Why Warren Buffett Is Against Diversification

This article is an excerpt from the Shortform book guide to "The Essays of Warren Buffett" by Warren Buffett and Lawrence A. Cunningham. Shortform has the world's best summaries and analyses of books you should be reading.

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Why does Warren Buffett advise against portfolio diversification? What’s the problem with diversifying your investments? How does diversification hurt your return on investment?

Portfolio diversification is a sacred cow in the world of investing. However, the world’s most successful investor, Warren Buffett, scorns the idea of diversifying your portfolio to protect against risk.

Keep reading to learn about Warren Buffett, diversification, and why it’s better to have skin in the game.

Warren Buffett on Portfolio Diversification

According to Warren Buffett, diversification originates from academic models that equate risk with volatility and use diversification as a means to minimize the total volatility in your investments. As in EMT, this theory takes nothing into account except stock price—if a good company’s stock were to suddenly drop, this mode of thinking would label it risky and tell you not to buy it. Buffett defines risk as the odds of suffering financial harm and says the best way to avoid it is to put most of your money on a few safe bets—companies with good management and excellent long-term economics, no matter their short-term stock fluctuations.

(Shortform note: Portfolio diversification is a strategy of investing in a wide assortment of assets with the assumption that even if some go down in value, the ones that go up will offset your losses. In I Will Teach You to Be Rich, Sethi offers a general template for diversifying your portfolio. Investing in index and mutual funds brings with it automatic diversification, because those funds’ value depends on the performance of a multitude of assets. The problem with diversification is that while it offers the psychological value of reducing risk, it reduces your overall return on investment because weak assets undercut the value of those that do well.)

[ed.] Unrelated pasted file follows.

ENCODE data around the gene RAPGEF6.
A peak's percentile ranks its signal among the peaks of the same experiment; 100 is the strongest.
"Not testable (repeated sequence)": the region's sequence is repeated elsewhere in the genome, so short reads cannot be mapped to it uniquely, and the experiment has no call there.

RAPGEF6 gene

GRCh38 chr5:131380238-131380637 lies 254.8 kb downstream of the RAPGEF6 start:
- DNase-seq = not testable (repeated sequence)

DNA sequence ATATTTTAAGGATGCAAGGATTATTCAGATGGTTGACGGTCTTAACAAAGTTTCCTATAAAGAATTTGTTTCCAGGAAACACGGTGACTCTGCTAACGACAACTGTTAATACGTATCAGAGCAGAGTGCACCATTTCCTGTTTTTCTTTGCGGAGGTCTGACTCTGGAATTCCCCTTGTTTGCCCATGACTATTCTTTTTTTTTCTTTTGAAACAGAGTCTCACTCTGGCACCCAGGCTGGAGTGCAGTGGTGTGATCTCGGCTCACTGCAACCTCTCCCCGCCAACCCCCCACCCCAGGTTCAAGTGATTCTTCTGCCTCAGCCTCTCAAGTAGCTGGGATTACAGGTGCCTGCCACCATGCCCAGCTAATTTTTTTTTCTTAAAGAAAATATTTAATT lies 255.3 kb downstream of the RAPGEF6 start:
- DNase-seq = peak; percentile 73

A glance at Berkshire Hathaway’s diversified holdings may make it look like Buffett doesn’t take his own advice. However, several factors must be noted. 1) As a holding company, Berkshire has far too much money to invest in only one place. 2) Most of its investments are in the form of majority shares in the businesses it owns—when Berkshire buys into a company, it commits a significant amount of capital instead of merely buying a few stocks as a hedge against market volatility. 3) Though Berkshire’s investments are widely diversified, Buffett’s personal holdings are not. Nearly all of Buffett’s wealth is in the form of Berkshire Hathaway stock.

(Shortform note: Warren Buffett’s investment advice regarding portfolio diversification is echoed by mathematician Nassim Nicholas Taleb in his book Skin in the Game, in which he presents an ethical argument for concentrated investing as opposed to diversification. Taleb claims that those who get rich by risking their wealth in creative endeavors—such as building a prosperous business—also enrich society as a whole, while those who minimize their risk as wealth increases aren’t motivated to add value back to the world. They simply ride on the coattails of others.) 

Why Warren Buffett Is Against Diversification

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Darya Sinusoid

Darya’s love for reading started with fantasy novels (The LOTR trilogy is still her all-time-favorite). Growing up, however, she found herself transitioning to non-fiction, psychological, and self-help books. She has a degree in Psychology and a deep passion for the subject. She likes reading research-informed books that distill the workings of the human brain/mind/consciousness and thinking of ways to apply the insights to her own life. Some of her favorites include Thinking, Fast and Slow, How We Decide, and The Wisdom of the Enneagram.

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